FROM THE WASHINGTON POST
“Ongoing research suggests that creativity may be key to healthy aging. Studies show that participating in activities such as singing, theater performance and visual artistry could support the well-being of older adults, and that creativity, which is related to the personality trait of openness, can lead to greater longevity.”
James C. Kaufman focuses on “everyday creativity” when teaching his introduction to creativity course at the University of Connecticut. The phrase refers to ordinary tasks such as parenting, yard landscaping, or giving advice.
“Creativity can be cultivated by following passions both old and new. Try not to compare yourself to genius creators or be so focused on the outcome that the process stops being fun.”
I came across this news story from the BBC. It documents how everyday people are turning something sad and negative into the precise opposite. There is a trigger warning at the beginning of the video.
More than 400 people called or wrote in to The Seattle Times to answer what they look forward to doing once the world gets back to a more pre-pandemic normal life, including me. Responses hit the streets today in the Sunday edition.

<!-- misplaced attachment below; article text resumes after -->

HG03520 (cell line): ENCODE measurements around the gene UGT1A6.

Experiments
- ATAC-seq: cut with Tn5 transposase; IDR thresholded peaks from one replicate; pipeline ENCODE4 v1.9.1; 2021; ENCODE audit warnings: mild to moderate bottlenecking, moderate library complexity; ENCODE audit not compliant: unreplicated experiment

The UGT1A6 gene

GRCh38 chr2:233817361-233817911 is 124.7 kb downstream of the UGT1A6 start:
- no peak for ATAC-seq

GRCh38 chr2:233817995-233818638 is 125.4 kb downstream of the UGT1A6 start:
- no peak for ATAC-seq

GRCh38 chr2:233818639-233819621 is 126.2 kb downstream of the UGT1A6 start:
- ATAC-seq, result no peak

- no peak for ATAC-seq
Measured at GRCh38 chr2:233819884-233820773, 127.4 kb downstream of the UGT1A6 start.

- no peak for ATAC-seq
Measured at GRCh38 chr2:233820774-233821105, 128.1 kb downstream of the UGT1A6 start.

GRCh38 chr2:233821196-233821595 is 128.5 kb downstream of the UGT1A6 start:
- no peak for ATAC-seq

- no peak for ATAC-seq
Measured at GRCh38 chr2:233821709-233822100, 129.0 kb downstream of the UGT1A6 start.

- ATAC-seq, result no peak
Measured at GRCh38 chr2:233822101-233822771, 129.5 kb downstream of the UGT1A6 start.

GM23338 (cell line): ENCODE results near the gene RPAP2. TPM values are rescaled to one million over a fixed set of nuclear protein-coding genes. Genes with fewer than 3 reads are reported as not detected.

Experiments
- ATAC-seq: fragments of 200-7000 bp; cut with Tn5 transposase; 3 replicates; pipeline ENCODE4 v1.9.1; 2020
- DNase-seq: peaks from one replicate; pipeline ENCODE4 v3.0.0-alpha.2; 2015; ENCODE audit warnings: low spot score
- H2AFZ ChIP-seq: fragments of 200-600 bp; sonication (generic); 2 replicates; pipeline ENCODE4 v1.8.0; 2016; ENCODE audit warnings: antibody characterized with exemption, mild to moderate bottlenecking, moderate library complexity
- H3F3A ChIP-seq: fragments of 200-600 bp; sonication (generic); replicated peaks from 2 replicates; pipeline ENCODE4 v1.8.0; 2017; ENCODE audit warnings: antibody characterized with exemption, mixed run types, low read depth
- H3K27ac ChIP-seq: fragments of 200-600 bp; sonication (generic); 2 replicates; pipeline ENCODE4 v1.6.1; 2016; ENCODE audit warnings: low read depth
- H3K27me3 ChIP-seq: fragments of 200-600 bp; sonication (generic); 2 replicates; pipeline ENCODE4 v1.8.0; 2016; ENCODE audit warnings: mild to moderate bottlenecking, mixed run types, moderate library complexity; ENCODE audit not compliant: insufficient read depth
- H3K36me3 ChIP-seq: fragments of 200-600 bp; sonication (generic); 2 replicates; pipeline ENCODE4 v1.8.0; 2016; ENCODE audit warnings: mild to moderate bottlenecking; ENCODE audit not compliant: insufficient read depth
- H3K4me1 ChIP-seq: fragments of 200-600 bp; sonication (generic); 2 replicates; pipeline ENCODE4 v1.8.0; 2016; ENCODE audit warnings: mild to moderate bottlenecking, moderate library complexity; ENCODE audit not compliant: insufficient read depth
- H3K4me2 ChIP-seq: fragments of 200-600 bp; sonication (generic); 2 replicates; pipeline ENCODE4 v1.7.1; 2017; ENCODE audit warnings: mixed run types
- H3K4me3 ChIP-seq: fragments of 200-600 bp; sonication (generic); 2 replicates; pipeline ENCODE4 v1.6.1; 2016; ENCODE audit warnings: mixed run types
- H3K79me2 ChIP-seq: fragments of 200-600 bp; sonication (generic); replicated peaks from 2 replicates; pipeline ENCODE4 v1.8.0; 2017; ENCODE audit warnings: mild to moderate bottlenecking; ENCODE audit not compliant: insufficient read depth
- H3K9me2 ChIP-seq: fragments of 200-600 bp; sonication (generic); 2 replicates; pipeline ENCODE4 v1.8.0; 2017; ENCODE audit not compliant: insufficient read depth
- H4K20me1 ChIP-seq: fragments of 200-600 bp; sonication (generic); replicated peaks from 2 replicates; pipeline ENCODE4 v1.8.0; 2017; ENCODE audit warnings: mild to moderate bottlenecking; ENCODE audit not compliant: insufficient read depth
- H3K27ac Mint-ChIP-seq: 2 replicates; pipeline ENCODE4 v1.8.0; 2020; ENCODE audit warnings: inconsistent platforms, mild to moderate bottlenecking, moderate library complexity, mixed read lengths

What are you most looking forward to?
So what is actually happening to your brain when you get ‘Zoom fatigue’?
“You’ve heard the complaints, and you may have even experienced it yourself: the exhaustion that comes from too much videoconferencing. But, if traditional face-to-face meetings also make us yawn, then what is about the digital version that makes us feel even worse?”
What are your thoughts about Zoom? Should more offline classes be offered? Should Path with Art explore other ways of connecting?
Whatever your opinions, we want to hear from you. Send your comments to email@example.com or firstname.lastname@example.org.
HOW CIVIC ENGAGEMENT THROUGH
THE ARTS CAN DRIVE SOCIAL CHANGE
“An organization called Path with Art in Seattle, Washington, offers a small case study of how civic engagement through the arts can drive social change. Started in 2008 by a group of women who had experienced the healing power of art in their own lives and decided to share it at a local women’s shelter, Path with Art has since grown into one of the ‘most all-encompassing arts and homeless organizations found in North America.’”